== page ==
On the afternoon of Sept. 8, AstraZeneca officials had a conference call with the Food and Drug Administration. The discussion covered important ground: What would AstraZeneca need to do to win the F.D.A.’s blessing for the coronavirus vaccine it was developing with the University of Oxford?
But the AstraZeneca representatives neglected to mention a crucial development: Two days earlier, the company had quietly halted trials of its vaccine around the world, including a late-stage study in the United States. It acted after a participant in Britain fell ill.
A few hours after the conference call, the story broke about the halted trials. That was how key F.D.A. officials heard the news, according to people with knowledge of the discussions.
The F.D.A.’s commissioner, Dr. Stephen Hahn, was stunned by AstraZeneca’s failure to disclose the halt to regulators, one of the people said. The U.S. government had pledged more than $1 billion to AstraZeneca to finance the development and manufacturing of its vaccine and to supply the United States with 300 million doses if it proved effective. F.D.A. regulators expected to be kept in the loop.
The episode might have been chalked up to a simple miscue. But it was part of a pattern of communication blunders by AstraZeneca that have damaged the company’s relationship with regulators, raised doubts about whether its vaccine will stand up to intense public and scientific scrutiny and, in at least one instance, slowed the vaccine’s development.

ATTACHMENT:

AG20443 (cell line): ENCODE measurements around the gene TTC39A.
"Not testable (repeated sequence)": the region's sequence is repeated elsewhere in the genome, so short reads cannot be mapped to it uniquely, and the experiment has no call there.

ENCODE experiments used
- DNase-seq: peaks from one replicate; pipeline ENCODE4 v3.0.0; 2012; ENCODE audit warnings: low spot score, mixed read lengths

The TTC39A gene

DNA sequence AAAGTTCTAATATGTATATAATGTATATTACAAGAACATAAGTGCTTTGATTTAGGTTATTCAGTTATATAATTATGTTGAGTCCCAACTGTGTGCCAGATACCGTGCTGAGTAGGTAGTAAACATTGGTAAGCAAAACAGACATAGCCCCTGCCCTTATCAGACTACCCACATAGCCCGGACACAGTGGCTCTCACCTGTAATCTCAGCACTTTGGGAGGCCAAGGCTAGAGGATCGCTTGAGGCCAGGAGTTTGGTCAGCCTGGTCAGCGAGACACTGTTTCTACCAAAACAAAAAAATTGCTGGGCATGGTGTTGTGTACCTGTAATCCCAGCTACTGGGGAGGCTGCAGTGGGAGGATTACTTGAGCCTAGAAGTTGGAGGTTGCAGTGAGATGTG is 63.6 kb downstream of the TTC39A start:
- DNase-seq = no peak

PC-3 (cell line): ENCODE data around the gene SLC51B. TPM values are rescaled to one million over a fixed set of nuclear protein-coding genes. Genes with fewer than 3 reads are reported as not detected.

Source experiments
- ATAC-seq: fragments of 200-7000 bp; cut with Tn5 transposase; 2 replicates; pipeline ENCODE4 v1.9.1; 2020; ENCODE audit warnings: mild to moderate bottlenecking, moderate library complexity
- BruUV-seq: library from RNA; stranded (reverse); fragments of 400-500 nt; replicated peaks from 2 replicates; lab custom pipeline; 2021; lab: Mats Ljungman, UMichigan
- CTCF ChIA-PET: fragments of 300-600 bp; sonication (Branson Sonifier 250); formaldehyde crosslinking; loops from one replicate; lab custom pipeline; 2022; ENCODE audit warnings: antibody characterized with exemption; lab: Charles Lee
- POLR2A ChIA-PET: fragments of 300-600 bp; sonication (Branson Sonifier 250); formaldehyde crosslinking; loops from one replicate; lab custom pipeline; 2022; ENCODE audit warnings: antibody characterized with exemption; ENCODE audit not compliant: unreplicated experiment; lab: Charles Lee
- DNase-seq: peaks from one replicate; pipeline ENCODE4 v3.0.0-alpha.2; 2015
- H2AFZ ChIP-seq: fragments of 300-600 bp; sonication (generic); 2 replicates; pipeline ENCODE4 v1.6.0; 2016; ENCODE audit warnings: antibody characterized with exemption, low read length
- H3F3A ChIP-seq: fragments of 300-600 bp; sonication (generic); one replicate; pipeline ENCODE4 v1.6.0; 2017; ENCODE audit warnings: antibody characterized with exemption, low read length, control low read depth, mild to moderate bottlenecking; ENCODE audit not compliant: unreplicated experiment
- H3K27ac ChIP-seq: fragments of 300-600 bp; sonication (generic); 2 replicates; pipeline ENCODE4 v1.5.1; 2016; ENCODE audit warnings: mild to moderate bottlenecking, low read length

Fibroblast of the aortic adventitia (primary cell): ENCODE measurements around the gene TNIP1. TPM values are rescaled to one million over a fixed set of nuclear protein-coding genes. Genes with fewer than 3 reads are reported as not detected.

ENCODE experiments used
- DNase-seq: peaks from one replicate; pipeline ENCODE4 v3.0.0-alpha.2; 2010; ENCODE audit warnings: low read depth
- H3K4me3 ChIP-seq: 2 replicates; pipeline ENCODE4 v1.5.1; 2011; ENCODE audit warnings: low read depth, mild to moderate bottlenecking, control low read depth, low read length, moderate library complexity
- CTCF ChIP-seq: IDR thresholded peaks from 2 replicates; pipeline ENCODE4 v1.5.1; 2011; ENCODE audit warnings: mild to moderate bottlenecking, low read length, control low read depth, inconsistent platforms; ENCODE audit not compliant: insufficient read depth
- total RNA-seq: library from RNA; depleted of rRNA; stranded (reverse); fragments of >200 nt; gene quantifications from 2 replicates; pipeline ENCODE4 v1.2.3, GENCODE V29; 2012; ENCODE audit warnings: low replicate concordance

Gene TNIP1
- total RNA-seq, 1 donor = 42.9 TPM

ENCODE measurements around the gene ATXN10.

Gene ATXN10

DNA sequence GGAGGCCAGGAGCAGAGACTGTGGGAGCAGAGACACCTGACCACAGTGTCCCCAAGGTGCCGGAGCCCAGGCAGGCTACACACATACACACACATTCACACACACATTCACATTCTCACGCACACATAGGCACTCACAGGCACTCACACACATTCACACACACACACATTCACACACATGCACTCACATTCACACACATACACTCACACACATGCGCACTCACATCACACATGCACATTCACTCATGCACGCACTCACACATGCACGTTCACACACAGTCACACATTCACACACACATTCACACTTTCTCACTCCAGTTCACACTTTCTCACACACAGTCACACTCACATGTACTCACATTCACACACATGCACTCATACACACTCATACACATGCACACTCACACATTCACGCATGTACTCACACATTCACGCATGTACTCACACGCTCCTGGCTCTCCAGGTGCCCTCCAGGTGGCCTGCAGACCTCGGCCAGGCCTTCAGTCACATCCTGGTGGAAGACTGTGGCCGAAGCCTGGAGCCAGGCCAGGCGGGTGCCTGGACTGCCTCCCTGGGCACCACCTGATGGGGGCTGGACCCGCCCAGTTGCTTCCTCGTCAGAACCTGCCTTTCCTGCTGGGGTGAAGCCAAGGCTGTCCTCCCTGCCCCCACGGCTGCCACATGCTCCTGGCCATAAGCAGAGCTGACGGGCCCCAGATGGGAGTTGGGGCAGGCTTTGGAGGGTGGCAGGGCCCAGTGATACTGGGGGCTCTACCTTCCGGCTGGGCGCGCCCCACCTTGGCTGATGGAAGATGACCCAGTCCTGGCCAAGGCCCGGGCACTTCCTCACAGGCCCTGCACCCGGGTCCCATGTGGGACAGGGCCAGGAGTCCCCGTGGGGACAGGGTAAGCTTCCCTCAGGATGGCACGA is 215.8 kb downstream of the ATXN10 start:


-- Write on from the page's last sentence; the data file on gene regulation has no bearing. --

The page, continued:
The result is that a vaccine that was expected to account for a substantial portion — by one metric, as much as 60 percent — of the total vaccine supply in the United States faces an uncertain future. Two other highly effective vaccines are nearing federal authorization. But with more than 2,000 Americans dying daily, a delay of even a few weeks in deploying another effective vaccine could have deadly repercussions.
Federal officials and public health experts viewed AstraZeneca’s vaccine, which is less expensive and easier to store for long periods than some rival vaccines, as a leading candidate to help bring a swift end to the pandemic.
AstraZeneca officials repeatedly said they hoped to roll out their vaccine in the United States as early as October. Today, though, AstraZeneca hasn’t even finished enrolling people in its U.S. clinical trial. A key reason: The trial was grounded for nearly seven weeks because the company was slow to provide the F.D.A. with evidence that the vaccine was not associated with neurological symptoms that had appeared in two clinical-trial participants, according to the people with knowledge of the discussions.
On Tuesday, Oxford researchers published detailed data from their clinical trials in the scientific journal The Lancet. The study built on findings that the developers had announced last month showing that their vaccine worked, but that its effectiveness varied widely depending on the strength of doses.
Regulators in Britain, India and several other countries, armed with data from clinical trials outside the United States, are expected to authorize the vaccine’s use in the coming weeks. But in the United States, where regulators have been frustrated with AstraZeneca and want to examine data from a greater number of participants, that approval appears further off.